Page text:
Working better together – a lesson for all of us
Ahh, the nostalgia of going to “work” as a kid. I have fond memories of going to my parents’ respective workplaces as a child (then it was Take Your Daughter to Work Day) – going to sales meetings while eating snacks in the car with my dad, “reading” to my mom’s sixth grade class as a second grader. This year, I got to participate in it again. Except this time, I was the mom who brought her six-year-old daughter to work.
Thursday, April 27th was “Take a Kid to Work Day” – an annual event celebrated across the nation. So popular even the White House participated. This year’s theme, “Working Better Together,” focused on inspiring youth to consider how collaboration and cooperation skills will enhance their future careers. To me, this theme couldn’t be more timely given the state of the world and the shifts we have made as working parents (some bumpier than others).
The day had me reflecting on the early days of the pandemic where I would often try to hide my kids from popping up in the background – or on my lap – during Teams calls (hard to do in apartment living and with toddlers). And how over the years, I’ve challenged myself to surrender to the chaos when a child is home sick, letting them say hello to my colleagues – and even clients – and draw all over my notebook before turning them back to more screen time than I’ll ever admit to our pediatrician.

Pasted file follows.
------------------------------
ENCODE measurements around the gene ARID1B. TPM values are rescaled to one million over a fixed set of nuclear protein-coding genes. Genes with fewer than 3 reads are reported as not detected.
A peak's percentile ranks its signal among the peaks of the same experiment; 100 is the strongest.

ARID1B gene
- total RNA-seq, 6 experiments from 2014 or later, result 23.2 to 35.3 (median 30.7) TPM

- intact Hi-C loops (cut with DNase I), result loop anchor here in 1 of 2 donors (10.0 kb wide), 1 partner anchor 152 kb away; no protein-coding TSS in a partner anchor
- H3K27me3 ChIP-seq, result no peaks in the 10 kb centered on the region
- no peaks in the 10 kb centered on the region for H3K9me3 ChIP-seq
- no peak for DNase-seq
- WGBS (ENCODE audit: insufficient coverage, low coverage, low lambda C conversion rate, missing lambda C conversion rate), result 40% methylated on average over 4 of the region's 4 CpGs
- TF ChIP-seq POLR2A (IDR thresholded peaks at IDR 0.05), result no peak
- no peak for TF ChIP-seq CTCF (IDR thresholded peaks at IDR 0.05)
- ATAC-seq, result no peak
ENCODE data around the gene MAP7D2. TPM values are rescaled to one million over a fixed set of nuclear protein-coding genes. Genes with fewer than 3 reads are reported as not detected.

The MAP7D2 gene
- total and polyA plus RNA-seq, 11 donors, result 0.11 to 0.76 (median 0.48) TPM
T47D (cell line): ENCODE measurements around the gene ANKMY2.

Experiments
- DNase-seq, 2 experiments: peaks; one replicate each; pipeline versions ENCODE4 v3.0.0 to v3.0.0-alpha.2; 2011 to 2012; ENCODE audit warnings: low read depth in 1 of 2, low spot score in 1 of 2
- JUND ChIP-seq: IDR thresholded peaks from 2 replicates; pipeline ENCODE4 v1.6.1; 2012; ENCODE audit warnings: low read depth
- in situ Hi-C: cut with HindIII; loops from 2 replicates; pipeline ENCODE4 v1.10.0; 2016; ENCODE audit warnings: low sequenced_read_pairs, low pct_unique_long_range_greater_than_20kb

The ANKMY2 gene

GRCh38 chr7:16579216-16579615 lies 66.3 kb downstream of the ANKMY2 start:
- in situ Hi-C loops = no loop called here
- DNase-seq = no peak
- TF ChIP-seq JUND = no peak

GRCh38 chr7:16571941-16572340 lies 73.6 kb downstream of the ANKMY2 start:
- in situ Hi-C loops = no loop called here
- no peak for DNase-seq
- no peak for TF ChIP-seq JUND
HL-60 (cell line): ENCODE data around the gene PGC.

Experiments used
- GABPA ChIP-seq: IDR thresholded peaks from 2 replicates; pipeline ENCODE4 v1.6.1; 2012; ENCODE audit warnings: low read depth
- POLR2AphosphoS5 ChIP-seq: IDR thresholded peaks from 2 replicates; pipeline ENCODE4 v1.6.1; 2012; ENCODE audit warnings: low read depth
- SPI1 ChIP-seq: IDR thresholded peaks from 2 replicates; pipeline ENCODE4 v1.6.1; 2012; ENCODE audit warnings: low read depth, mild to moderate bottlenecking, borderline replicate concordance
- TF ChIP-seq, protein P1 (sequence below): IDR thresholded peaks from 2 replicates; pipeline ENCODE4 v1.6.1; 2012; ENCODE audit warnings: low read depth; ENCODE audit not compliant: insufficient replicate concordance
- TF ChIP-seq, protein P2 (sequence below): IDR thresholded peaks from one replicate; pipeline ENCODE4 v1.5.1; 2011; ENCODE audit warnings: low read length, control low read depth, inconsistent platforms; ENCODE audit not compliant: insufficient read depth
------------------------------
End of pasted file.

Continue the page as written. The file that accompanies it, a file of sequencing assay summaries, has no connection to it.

To have a day after three long years where we weren’t hiding or surrendering to the commotion that comes with balancing work and caregiving responsibilities, but actually leaning into it – and making it highly-visible (and audible) – was quite profound. For Weber Shandwick, it was not only a much-anticipated return after a multi-year hiatus, but the first employee engagement event powered by RE:balance, a new business resource group (BRG) that centers caregivers who balance work and care responsibilities.
Fostering an empathetic and unified workforce